Published December 11, 2015
Syrian warplanes pounded opposition strongholds around Damascus and in the north Wednesday, as President Bashar Assad's forces intensified airstrikes against rebels seeking to topple him, activists said.
The Britain-based Syrian Observatory for Human Rights, which gathers reports from a network of activists on the ground, said government jets carried out five strikes in the eastern Ghouta district, a rebel stronghold close to the capital.
Three airstrikes also hit the rebel-held city of Maaret al-Numan that straddles a key supply route from Damascus to Aleppo, Syria largest city and a main front in the civil war. Maaret al-Numan has been under constant bombardment since it fell to the rebels on Oct. 10.
No casualties were reported in Wednesday's strikes, the Observatory said. However, at least 185 people were killed nationwide in airstrikes and artillery shelling the day before, pushing the total death toll from the relentless fighting in Syria to over 36,000 since March 2011, said Rami Abdul-Rahman, the activist group's president.
At least 47 soldiers were also killed Tuesday, according to the Observatory.
Syria's crisis began as a peaceful uprising against Assad's regime inspired by the Arab Spring but quickly morphed into a bloody civil war.
The international community remains at a loss about how to stop the war and a U.N.-proposed truce last week for a major Muslim holiday failed to take hold. More than 500 people were killed in fighting during what was supposed to be a four-day cease-fire ending Monday.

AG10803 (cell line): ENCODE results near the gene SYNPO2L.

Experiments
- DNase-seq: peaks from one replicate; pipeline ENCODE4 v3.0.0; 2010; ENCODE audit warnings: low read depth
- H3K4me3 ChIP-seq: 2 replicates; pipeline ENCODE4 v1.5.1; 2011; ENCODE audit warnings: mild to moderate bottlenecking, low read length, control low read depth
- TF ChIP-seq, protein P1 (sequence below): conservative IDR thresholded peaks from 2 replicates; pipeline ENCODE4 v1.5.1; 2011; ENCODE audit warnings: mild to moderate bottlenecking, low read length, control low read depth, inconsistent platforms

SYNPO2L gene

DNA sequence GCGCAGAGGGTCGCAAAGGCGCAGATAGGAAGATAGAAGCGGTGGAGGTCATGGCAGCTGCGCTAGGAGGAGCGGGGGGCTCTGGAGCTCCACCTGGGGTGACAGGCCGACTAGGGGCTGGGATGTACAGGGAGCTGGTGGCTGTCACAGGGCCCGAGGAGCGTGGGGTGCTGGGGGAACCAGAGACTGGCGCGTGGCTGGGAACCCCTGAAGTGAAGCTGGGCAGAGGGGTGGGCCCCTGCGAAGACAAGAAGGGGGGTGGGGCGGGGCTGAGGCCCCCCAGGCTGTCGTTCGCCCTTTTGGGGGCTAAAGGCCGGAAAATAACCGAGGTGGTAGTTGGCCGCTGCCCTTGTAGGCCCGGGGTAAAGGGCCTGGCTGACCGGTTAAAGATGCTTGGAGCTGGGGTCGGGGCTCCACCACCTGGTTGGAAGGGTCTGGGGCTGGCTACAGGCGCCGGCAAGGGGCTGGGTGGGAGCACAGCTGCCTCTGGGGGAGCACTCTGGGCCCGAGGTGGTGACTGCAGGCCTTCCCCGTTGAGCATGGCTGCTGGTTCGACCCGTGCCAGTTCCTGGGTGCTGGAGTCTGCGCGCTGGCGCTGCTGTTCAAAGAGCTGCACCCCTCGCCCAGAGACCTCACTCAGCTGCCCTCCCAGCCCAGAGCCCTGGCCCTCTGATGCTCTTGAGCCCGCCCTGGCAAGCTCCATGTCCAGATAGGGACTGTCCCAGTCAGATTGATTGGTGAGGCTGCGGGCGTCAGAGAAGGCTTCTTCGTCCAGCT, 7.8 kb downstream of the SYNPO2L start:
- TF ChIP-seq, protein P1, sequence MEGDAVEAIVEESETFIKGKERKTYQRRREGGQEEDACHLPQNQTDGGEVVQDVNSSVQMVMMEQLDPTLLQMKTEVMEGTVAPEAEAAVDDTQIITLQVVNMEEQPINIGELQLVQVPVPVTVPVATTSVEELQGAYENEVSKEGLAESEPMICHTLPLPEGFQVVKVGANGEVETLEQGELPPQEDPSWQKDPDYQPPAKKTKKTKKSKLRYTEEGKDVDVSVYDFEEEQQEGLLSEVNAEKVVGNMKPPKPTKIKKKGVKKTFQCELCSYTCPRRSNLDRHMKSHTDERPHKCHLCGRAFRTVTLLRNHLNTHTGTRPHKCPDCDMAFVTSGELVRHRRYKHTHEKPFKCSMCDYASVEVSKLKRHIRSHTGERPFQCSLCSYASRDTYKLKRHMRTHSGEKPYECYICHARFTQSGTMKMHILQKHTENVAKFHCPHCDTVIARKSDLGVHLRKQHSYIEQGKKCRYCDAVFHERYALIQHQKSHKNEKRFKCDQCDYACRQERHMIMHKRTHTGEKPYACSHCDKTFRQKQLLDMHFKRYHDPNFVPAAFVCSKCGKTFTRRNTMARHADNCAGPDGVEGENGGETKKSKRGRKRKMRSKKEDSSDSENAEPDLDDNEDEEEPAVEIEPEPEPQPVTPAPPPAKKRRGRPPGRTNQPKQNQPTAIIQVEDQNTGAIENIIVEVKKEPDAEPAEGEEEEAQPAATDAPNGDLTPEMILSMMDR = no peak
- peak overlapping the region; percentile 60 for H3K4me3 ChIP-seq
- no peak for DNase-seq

In China, the U.N.-Arab League envoy to Syria, Lakhdar Brahimi, met Wednesday with China's foreign minister to solicit Beijing's support for international efforts to stop the bloodshed.
The U.S. and other Western and Arab nations have called on Assad to step down, while Russia, China and Iran continue to back him.
In the past weeks, the regime has intensified airstrikes on rebel positions and strongholds. Activists speculate that the government's heavy reliance on air power reflects its inability to roll back rebel gains, especially in the north of the country near the border with Turkey, where rebels have control of swathes of territory.
"The Syrian regime can't do anything on the ground, and that's why they use air strikes," Abdul-Rahman said.
The international community's failure to push for an even modest truce raised fears of a prolonged conflict in Syria that could drag in its neighbors such as Turkey, Lebanon and Jordan.
Turkey's support for the Syrian rebel movement has been a particular point of tension between the former allies. Turkey has reinforced its border and fired into Syria on several occasions recently in response to shells that have landed from Syria inside Turkish territory.
Syria's Foreign Ministry spokesman, Jihad Makdessi, accused Turkey of having "destructive policies" against Damascus and claimed the Turkish foreign minister, Ahmet Davutoglu, was "targeting the security and stability" of Syria.
Makdessi was referring to Tuesday's comments by Davutoglu who expressed "great sadness" that the holiday cease-fire had failed and said his government was done talking to Assad's regime.
The spokesman insisted it was the unwillingness of Turkey and Gulf states to cease supporting the rebels that doomed the truce, the state-run SANA news agency reported late Tuesday.
Damascus views the rebels as terrorists and accuses them of being foot soldiers in a foreign plot to destroy Syria.